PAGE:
How much is that house in the window?

Real estate agency window listings

Long before we moved to France, we visited here annually. We generally stayed in one location for 2 weeks, typically renting a fully furnished house or apartment so that we could pretend that we actually lived in that city, town or village. Fruits and vegetables from the weekly open-air market; fresh bread from the bakery around the corner; fish just off the boat right next to the harbor; frequent walks around town saying “bonjour” to shopkeepers or even local residents we had seen before. A favorite activity on at least one of those strolls through the city was to stop at the real estate agencies and look at the listings in their windows and then dream about owning a home there. That practice came in very handy when we finally moved to Carcassonne and lived in a holiday home for the first year while we were deciding what to do. We knew after less than 2 months here that this would definitely become our new hometown. Continue reading “How much is that house in the window?”

Not too taxing

Copper street lights at the train station

Now that we’ve been homeowners for more than a full calendar year, it’s time to talk about paying the taxes. We’ve never been ones to shy away from “render(ing) unto Caesar” since we understand the importance of sharing the cost of maintaining a civilized society. For example, when we take the city bus or a regional train instead of using a car, we might be helping the environment but at a fare of only 1 euro/dollar per trip, a lot of people are chipping in to make that possible. So where does this money come from and how do we pay our portion? Continue reading “Not too taxing”

The big move

Bill and the big, little van
Bill and the big, little van

We’re in. There’s still a month to go on the lease of our rental house but we wanted to be into our own place to start the new year. That will give us plenty of time to thoroughly clean what we’ve called “home” for the last 11 months before we turn it back over to the landlords. It also means that if we get any last minute out-of-town guests before March 1st, they can stay there instead of stepping around unpacked boxes, over cans of plaster and paint, and through ladders leaning against the walls. Just as we did a few months ago, we rented a van, only this time instead of going to the supermarket to pick it up we literally crossed the street from there to a rental car agency. Continue reading “The big move”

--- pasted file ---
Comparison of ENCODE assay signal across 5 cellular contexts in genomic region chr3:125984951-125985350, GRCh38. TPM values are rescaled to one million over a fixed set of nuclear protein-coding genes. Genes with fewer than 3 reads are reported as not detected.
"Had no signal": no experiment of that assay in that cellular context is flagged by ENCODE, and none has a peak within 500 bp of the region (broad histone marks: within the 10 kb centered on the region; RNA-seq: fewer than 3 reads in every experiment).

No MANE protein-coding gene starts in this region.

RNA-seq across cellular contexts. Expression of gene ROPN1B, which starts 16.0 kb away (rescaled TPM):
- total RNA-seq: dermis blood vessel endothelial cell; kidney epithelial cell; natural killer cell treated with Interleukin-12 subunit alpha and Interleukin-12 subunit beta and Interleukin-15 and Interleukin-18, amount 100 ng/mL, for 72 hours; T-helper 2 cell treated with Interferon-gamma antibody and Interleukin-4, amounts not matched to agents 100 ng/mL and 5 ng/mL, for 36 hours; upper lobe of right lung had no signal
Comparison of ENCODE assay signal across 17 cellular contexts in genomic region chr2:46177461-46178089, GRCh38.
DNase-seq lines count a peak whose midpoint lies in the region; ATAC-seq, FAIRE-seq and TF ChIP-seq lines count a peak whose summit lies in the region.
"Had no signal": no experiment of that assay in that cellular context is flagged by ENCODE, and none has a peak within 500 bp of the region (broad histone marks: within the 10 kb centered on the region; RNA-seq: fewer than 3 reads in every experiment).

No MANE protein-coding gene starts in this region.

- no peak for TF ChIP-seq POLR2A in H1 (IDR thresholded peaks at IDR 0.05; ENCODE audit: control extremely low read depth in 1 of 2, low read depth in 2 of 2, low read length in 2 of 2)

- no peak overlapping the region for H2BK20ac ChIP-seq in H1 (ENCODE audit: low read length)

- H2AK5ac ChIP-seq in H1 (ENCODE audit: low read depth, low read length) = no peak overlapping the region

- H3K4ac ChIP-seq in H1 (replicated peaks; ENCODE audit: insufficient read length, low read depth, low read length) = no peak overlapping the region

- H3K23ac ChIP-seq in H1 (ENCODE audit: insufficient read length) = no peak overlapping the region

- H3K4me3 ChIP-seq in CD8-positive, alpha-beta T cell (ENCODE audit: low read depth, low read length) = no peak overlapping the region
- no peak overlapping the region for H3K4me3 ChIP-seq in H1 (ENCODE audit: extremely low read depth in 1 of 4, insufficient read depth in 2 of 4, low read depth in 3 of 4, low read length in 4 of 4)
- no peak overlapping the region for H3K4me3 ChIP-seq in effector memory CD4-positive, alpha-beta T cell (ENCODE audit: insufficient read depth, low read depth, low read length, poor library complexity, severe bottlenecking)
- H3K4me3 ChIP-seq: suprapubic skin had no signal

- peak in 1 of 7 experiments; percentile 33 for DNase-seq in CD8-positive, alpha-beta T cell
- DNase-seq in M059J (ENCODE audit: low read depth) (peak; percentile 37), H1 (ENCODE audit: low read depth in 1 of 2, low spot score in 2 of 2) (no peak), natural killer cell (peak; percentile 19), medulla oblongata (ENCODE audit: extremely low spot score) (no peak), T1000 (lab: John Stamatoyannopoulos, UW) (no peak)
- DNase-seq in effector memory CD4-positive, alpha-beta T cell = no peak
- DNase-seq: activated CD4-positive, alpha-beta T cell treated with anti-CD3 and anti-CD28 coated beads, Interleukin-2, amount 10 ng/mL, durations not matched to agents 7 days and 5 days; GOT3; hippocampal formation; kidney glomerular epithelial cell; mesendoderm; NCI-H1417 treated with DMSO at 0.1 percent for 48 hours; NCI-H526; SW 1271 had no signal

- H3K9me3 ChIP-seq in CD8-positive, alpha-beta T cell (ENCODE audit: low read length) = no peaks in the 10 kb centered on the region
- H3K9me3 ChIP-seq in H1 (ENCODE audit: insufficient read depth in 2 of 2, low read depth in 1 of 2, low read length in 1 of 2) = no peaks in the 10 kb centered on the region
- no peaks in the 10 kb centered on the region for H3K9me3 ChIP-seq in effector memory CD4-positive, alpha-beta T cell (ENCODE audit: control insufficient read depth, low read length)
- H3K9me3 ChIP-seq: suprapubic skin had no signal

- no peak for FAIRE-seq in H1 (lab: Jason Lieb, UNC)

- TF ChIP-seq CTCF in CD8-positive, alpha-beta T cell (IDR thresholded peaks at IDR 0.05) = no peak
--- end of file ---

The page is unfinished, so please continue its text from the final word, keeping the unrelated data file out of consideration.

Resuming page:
That crashing sound

A wall shelf unit without its shelves or doors
A wall shelf unit without its shelves or doors

Last night after dinner I was sitting here typing something for the blog when a frighteningly-loud crash seemed to be happening right beside my head. Instantly the thoughts of an airplane going down or a car wrecking or a building collapsing filled my brain. Then in the next few seconds I realized that the reason it sounded so close was because the sound had indeed come from an arm’s length away: part of a wall cabinet had come loose and had fallen towards the floor. Luckily a table was directly below and helped to cushion the fall. But what made all the noise? Continue reading “That crashing sound”

When 7+7=15

A street in our neighborhood
A street in our neighborhood

In French when you talk about a two-week period you will most commonly hear “15 days” because they include the day you are currently in. Since we’ve now been in the house for quinze jours I thought I’d update a few of those early day posts. Let’s start with the one that’s generated the most interest and concern: Stone cold. Continue reading “When 7+7=15”


The key to a successful new life in France is a bank account. With it you can go anywhere and do anything. Without it you are stuck, dead in your tracks. Almost all of your bills are paid directly from it and your income is put directly into it. Your debit card is tied to it and you use that “carte bleu” to pay for everything from restaurant meals, to train tickets, to supermarket purchases. Even your monthly rent or mortgage payment comes right out of your account and into the landlord’s, perhaps at the same bank, and there’s the rub. Continue reading “Catch-22”

Carcassonne it is, but why and where?

So why Carcassonne? First, there’s the climate. On average, it’s 10 degrees F cooler in the summer and 10 degrees warmer in the winter than Atlanta. No snow! There’s a fresh fruits and vegetables market three days a week in the main town square that’s within walking distance of any apartment or house we are likely to rent, as is the train station and even the airport. There are a dozen super/hyper markets around the edge of the city all accessible by sidewalks, bike paths, or the 1 euro bus. For water access there’s the Aude river and its parks, the Canal du Midi with tree-lined walking/riding paths, and a huge lake for swimming. For history, how about living beside two UNESCO World Heritage Sites: the Canal du Midi, opened in 1681 and Europe’s largest medieval fortress that is a town unto itself. Each summer the city hosts a 6-week long music festival with dozens of concerts weekly, many of them free. Famous singers known throughout Europe plus worldwide names like Elton John, Sting, and Bob Dylan have performed. Did I mention that Carcassonne sits in the middle of France’s largest wine-producing area? Talk about living in wine country! Continue reading “Carcassonne it is, but why and where?”